Mental health issues surrounding acute shyness can involve serious consequences
By Patti Carmalt-Vener 10/04/2012
I’m 14 and am very close to my 17-year-old cousin, Claire. Our mothers are sisters totally devoted to each other’s family, and we were practically raised together.
Claire is wonderful and talented but often overlooked due to extreme crippling shyness. She has always been very self-conscious, afraid to speak up in social situations and preoccupied that others think negatively of her. It makes me sad whenever she grabs a book and pretends to read so she won’t have to talk to anybody, all the while craving to be involved and accepted.
My mom and aunt are as concerned for Claire as I am, but here’s my problem: I feel like they’re both labeling me as “shy like Claire,” and I’m not. I don’t feel nervous or withdrawn in social situations, nor do I worry about what other people think of me. I just don’t like to go to parties or be in big groups, preferring instead the company of a few friends.
What my mother doesn’t understand is that just because I’m quiet and don’t want to be a social butterfly doesn’t mean I’m shy or in the same emotional turmoil as Claire. I’m intelligent and thoughtful for my age and don’t want to be pigeonholed as a person with a social problem I don’t have. Sometimes I just want to be left alone to do what I want and don’t want my family to push me to be more sociable. I honestly don’t know what I’m going to do with my life, but I feel inside it’s going to be something special. I wish my family could see that and not automatically label me as being flawed. Don’t fix what isn’t broken, right?
First of all, I love your ability to have compassion for your cousin and, at the same time, a desire to be true to yourself and stick up for who you truly believe you are. It’s encouraging to see a young woman at your age willing to be self-reflective and self-supportive.
Shyness is an over-generalized response to fear, specifically, a fear of negative judgment. Introversion is a preference for quiet and less social and stimulating environments. Shyness and introversion are not the same but often get confused because they both relate to socializing. Lack of interest in socializing is very clearly not the same as fearing it. Just because you’re shy doesn’t mean you have an aversion to people, and just because you’re an introvert low on social approach doesn’t mean you’re necessarily socially avoidant. I think you believe that while Claire is acutely shy, you see yourself as more introverted.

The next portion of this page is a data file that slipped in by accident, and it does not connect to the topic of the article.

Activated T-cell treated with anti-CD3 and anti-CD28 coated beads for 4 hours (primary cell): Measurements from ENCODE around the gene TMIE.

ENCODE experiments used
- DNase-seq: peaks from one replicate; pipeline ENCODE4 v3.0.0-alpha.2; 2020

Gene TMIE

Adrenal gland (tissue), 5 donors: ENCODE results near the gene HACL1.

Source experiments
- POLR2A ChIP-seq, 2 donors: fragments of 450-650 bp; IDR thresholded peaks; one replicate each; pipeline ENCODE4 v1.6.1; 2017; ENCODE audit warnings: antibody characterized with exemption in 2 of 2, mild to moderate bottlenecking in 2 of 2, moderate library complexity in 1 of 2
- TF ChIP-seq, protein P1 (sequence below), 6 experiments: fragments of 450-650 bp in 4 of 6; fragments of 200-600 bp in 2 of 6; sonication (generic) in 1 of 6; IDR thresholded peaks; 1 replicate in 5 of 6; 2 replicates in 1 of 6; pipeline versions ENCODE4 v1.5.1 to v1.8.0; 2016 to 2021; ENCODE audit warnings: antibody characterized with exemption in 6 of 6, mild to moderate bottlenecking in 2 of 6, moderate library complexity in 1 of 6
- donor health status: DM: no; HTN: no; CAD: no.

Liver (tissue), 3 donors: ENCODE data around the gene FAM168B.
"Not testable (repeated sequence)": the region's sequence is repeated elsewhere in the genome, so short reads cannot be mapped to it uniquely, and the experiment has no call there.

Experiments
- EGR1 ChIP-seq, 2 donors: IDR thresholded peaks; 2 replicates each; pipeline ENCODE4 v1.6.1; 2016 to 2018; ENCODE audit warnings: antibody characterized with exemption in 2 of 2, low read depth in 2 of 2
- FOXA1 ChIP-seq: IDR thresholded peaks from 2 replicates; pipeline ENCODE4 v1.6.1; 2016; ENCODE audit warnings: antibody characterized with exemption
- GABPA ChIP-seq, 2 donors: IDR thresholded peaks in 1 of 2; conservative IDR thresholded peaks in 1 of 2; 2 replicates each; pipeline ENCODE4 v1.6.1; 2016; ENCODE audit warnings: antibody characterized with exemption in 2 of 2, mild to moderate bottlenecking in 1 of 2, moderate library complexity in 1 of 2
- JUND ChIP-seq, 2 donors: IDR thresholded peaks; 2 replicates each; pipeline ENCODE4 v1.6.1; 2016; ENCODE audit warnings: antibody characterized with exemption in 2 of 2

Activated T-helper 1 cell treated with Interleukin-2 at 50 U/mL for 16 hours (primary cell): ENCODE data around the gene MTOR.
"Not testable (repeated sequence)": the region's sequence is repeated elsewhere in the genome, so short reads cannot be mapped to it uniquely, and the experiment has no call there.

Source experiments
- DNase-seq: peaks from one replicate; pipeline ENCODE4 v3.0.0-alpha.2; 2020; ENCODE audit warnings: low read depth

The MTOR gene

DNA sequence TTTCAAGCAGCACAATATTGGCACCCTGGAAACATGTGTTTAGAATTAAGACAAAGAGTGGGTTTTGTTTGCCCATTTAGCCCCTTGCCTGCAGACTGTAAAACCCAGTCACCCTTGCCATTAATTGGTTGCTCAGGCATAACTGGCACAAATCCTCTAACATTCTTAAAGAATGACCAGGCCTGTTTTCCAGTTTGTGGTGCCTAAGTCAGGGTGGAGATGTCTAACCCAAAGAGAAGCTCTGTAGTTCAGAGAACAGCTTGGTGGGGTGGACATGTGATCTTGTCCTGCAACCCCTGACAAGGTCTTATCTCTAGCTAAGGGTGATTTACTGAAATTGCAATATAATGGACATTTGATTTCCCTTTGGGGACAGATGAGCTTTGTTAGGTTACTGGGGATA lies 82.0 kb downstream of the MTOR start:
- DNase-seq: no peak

The social personality can be looked at as having four types: calm extroverts (extroverted and not shy); anxious or impulsive extroverts (extroverted and shy); calm introverts (introverted and not shy); and anxious introverts (introverted and shy).
These distinctions help explain the range of behaviors and emotions concerning shyness and introversion. Shyness and introversion can overlap, though not necessarily. Sometimes, for instance, a non-anxious, introverted patient of mine will express frustration that she has been scolded by others for being too quiet, depressed or antisocial when, in fact, was simply being thoughtful or mentally engaged. It’s not uncommon for introverted people to choose passive or less social interests like studying or reading.
You and your family’s concerns about Claire are valid. Acute shyness is not only considered one of the most under-recognized mental health problems, but it can lead to painful consequences as well. Shyness is characterized by three major features — excessive self-consciousness, excessive negative self-evaluation and excessive negative self-preoccupation. Due to the difficulty of meeting and making friends, the shy person can often end up lonely and depressed without intervention. There are cognitive problems too, including an inability to think clearly in the presence of others, stumbling in conversations or appearing snobbish, disinterested or unintelligent when, in truth, they’re just anxious. The extremely shy can end up becoming too preoccupied with their appearance and behavior or afraid of being invisible and insignificant or being visible but considered not good enough.
Fortunately, there are well-documented ways to overcome the crippling effects of shyness. It can be treated relatively easily, and I highly recommend counseling for Claire with a professional trained in treating shyness.
Patti Carmalt-Vener, a faculty member with the Southern California Society for Intensive Short Term Psychotherapy, has been a psychotherapist in private practice for 23 years and has offices in Pasadena, Santa Monica and Canoga Park. Contact her at (626) 584-8582 or email firstname.lastname@example.org. Visit her Web site, patticarmalt-vener.com.